Saturday, August 6, 2011

The Michigan Debacle

September TRAINS has a report regarding the deterioration of the Wolverine service. . A recent review of Amtrak's Train Status shows Wolverines arriving Detroit not less than 1'30" late - and this is on top of a 5'30" schedule from CHI over a route that can be driven adhering to posted speeds in about 5 hours. Presumably bus operators, with limited stop service, could "beat the pants off" Amtrak.

The report notes that negotiations are moving forth with the Norfolk Southern to sell what to them is a secondary line (their traffic moves South from Detroit to Toledo thence handled on the ex-NYC East or West as need be) to a public agency. If Michigan is sincere about the promotion of rail passenger service, then there is simply no alternative as the "Feddytrough" is already doing its part by providing three a day without any Local assistance. Of interest, TRAINS further reports that the "same degree of utility' provisions of RPSA '70 and the May 1, 1971 Agreement 'sunset-ted' during 1996 and were not part of the ARAA '97 legislation. Had such provisions been in place and enforceable, NS would be in violation allowing the line to deteriorate to the extent it evidently has.

Judging from the passenger loadings on the trains I rode during an Easter weekend trip to Detroit (for a Detroit Symphony performance), there is business. However, that business seems comprised of young people who could well lack having a roadworthy auto. It seemed that when East of Kalamazoo, the trip could only be described as "tortuous", and NS's actions will only make it more so. In short, once these young people have an auto available or the means to afford an airline ticket (Southwest, folks, is no longer cheap), THEY will hang up the Adios drumhead TO Amtrak. Again I note, the business is there, but somehow I think it is business by default and if those passengers had ready other means, they would be using them. In the Midwest, I believe Amtrak enjoys business by choice, i.e. the passengers have other means such as a roadworthy auto, Chi-Milwaukee and Chi-Springfield. Hopefully 'six a day" and a 4.5hr Chi-Det schedule will give the Wolverines "business by choice".

If NS can serve their major on line shippers such as Kellogg's at Battle Creek by means of an existing North South routing from the NYC Water Level route, then imposing the slow orders is no different than when BNSF imposed same Newton-La Junta - a line redundant to their freight operations beyond accessing on line industries. If Amtrak wants to be competitive in the market, then maintaining the track to efficiently operate passenger trains is their responsibility and not that of NS.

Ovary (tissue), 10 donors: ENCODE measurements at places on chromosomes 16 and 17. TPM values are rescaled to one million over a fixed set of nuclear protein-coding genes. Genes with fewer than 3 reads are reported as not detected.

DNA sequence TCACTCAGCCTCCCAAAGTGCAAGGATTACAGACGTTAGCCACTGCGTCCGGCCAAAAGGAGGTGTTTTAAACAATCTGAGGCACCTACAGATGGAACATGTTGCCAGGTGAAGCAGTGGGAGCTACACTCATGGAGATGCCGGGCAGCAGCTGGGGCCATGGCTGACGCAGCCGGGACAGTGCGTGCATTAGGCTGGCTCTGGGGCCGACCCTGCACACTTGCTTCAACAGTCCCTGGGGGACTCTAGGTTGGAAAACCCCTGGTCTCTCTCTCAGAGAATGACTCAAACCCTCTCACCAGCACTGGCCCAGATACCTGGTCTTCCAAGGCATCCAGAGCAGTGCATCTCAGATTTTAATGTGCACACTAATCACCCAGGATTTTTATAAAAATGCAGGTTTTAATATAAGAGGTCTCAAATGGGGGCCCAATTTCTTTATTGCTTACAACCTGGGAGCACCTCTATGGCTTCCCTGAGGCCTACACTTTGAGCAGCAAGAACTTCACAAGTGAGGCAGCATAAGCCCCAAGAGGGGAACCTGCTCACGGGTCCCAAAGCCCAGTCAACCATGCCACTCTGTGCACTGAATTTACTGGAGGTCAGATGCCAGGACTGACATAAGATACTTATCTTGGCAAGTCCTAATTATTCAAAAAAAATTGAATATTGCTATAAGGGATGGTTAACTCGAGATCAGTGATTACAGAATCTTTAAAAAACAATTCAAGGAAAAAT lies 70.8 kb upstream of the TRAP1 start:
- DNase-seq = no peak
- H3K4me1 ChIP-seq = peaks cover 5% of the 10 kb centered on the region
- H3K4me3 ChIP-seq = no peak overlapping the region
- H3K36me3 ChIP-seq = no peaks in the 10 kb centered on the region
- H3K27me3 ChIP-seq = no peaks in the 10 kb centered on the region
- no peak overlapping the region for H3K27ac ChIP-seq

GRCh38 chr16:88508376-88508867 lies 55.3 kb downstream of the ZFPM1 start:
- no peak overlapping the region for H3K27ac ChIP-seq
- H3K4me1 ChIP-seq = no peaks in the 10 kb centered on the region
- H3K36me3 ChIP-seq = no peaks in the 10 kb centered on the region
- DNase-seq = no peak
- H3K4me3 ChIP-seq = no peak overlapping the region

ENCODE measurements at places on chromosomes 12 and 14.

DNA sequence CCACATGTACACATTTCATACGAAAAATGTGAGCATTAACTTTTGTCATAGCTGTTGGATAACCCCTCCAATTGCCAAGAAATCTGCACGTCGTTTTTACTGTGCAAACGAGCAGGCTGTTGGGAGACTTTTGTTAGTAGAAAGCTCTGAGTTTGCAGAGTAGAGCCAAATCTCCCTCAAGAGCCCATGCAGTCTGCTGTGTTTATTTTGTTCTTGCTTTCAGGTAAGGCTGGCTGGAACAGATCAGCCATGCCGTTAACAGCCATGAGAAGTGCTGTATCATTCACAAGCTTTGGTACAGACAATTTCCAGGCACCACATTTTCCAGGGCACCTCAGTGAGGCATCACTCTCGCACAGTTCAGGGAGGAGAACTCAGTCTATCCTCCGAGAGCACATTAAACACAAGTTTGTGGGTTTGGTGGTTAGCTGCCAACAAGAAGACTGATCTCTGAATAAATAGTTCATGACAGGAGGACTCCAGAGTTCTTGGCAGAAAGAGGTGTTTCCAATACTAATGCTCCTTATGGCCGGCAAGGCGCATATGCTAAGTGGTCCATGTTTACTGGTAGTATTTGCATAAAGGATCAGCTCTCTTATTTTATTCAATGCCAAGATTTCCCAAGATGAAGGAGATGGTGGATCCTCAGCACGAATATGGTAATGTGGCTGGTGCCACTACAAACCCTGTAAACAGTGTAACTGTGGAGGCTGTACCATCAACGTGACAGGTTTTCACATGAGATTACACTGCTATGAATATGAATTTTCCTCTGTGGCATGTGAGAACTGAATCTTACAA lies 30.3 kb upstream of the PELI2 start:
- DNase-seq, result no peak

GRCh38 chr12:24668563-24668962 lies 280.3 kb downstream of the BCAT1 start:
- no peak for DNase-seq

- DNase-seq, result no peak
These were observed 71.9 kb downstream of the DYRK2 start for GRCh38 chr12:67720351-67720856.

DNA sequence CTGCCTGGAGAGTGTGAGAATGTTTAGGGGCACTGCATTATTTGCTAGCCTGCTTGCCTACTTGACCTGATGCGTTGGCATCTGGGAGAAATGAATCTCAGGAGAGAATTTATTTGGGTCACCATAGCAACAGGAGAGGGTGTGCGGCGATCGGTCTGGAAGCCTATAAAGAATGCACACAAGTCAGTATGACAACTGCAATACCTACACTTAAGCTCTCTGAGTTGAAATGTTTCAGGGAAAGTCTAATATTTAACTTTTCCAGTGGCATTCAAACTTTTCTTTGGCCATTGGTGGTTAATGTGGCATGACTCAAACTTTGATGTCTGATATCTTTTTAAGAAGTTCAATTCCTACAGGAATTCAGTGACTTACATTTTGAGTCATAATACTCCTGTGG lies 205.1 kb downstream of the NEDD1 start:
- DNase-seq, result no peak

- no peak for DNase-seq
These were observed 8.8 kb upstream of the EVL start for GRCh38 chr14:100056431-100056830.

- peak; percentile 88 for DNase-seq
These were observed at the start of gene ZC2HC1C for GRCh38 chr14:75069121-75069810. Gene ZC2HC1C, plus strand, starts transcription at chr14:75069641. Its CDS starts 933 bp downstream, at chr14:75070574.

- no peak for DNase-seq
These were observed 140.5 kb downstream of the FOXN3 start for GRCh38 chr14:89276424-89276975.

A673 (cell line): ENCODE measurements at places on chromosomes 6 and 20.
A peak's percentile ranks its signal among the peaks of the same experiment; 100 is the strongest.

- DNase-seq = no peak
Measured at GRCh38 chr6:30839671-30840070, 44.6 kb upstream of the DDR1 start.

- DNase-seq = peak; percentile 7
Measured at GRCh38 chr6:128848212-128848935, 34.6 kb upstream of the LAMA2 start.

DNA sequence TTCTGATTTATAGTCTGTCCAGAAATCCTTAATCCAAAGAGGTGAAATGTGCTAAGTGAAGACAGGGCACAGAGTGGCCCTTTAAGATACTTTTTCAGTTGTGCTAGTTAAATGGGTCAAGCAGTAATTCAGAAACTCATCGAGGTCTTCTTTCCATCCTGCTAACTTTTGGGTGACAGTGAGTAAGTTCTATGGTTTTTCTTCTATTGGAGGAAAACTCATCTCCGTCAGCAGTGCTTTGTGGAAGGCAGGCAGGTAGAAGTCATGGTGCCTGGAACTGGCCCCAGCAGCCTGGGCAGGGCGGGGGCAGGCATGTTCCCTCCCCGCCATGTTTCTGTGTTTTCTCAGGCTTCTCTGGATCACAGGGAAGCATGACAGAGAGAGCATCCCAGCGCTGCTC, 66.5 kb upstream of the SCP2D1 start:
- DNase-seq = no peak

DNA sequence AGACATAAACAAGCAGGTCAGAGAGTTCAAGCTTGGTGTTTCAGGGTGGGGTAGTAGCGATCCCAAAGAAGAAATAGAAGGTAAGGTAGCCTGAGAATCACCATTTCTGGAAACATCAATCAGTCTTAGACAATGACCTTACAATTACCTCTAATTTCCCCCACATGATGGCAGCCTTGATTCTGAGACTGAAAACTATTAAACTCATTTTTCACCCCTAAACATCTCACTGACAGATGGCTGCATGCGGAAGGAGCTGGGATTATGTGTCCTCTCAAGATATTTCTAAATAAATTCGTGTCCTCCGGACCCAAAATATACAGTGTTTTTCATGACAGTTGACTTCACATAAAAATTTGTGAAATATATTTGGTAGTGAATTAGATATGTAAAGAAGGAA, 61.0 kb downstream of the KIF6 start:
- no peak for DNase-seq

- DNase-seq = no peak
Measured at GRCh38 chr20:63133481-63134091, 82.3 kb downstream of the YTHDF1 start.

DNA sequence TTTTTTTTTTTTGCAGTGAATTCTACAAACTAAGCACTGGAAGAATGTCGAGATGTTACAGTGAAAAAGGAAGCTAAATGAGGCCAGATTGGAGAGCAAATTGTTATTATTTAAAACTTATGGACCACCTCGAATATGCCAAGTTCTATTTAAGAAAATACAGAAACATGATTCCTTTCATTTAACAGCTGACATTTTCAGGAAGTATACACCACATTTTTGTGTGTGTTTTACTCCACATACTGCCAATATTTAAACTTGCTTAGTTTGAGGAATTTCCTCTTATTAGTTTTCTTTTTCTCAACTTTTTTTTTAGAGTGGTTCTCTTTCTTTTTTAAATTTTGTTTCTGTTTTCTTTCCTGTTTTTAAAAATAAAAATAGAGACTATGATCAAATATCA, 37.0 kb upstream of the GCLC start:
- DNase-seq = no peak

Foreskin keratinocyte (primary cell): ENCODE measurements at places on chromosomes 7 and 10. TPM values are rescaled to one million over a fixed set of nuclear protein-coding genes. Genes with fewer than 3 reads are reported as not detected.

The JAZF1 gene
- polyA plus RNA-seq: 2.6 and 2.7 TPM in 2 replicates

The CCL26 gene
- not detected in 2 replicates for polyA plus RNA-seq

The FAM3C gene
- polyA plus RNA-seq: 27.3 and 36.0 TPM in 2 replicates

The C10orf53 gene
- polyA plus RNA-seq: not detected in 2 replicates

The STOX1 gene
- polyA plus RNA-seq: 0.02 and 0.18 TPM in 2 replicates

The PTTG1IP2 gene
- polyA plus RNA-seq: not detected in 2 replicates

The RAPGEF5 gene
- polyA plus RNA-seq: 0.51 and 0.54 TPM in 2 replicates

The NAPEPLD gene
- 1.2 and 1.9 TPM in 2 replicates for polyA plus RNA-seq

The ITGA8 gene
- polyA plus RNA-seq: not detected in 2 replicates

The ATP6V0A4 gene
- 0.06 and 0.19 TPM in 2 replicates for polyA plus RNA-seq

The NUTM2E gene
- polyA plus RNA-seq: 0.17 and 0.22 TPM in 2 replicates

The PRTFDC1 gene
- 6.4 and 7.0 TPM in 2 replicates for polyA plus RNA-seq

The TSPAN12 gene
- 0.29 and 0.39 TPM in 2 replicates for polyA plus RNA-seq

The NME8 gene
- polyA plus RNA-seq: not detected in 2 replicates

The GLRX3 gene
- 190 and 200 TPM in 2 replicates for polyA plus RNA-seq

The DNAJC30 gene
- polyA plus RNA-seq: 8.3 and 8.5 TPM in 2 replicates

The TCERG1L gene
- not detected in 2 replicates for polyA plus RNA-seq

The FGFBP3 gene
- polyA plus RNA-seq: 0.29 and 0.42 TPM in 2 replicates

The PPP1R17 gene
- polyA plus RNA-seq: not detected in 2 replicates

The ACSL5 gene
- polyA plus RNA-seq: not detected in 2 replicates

By contrast, the Amtrak owned ROW on that route Porter-Kalamazoo is a railroad worthy of efficiently operating passenger trains. Since the Wolverines are solely Federally funded, I'm not certain how interested Michigan would be in having their additional grant from the ARRA '09 rescissions applied to a Federal service.

Now what likely is paradoxical is that Amtrak is of the "just send us the bill" mindset with regards to maintenance of Newton-Albuquerque that hosts "one a day' and with a road ready to accept a reroute of that train, 3-4 Chief, and possibly, with Wichita and Amarillo being on line, generate more traffic than at present. Even though Michigan is not supporting the Wolverines, Amtrak may hold that some, if not most, of the ARRA grant can be applied to this route.

However, even though I want to go and support the Detroit Symphony next season; be it assured I'll be getting there by auto or air. The ride last April was simply "torturous' - and that was before many of the existing speed restrictions were imposed. Somehow the thought of poking along at 25 (there was enough of that as was for the Easter trip) when my buggy could be rolling along at a lawful 70) and now that I know the "lay of the land" I'm not concerned about M&M, the rap artist and Chrysler pitchman, sidling up to me and say "hey dude, we don't drive that Asian junk around here'.

All told, until the matter of track deterioriation can be addressed, either by Amtrak committing funds for proper maintenance, I hold that the best option for Amtrak is to annul all Wolverine trains East of Battle Creek and provide connecting bus transportation onward, as the existing on-time performance is quite simply "unacceptable'

disclaimer; author holds long position NSC

1 comment:

  1. It appears that there could possibly be "light at the end of the tunnel". The press release, mainly addressing a new Transportation Center at Pontiac, also notes that the slow orders will be addressed and that track speed will be back to 60 mph by mid-September
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    http://www.michigan.gov/mdot/0,4616,7-151-9620_11057-260428--,00.html

    Brief passage:

    State Transportation Director Kirk T. Steudle "announced that a $4.2 million maintenance agreement with Norfolk Southern Railway would begin soon and improvements completed by mid-September. The work to be done by Norfolk Southern includes replacing ties, smoothing the track, and improving grade crossings on a 135-mile section between Ypsilanti and Kalamazoo. Train speeds of 60 mph will be restored on this segment, in preparation for even higher speeds in years to follow."
    --------------------------------------------
    Obviously, I for one would rather not transfer to a bus - even if perfectly coordinated with a train's schedule, and am pleased to learn that, notwithstanding the sale of the Michigan Central line to a public agency, necessary improvements are being made to enable trains to 'be in the ballpark' with highway transport.

    Who knows, maybe the planned trip sometime during the upcoming season to hear the DSO perform will be made by the Wolverine.

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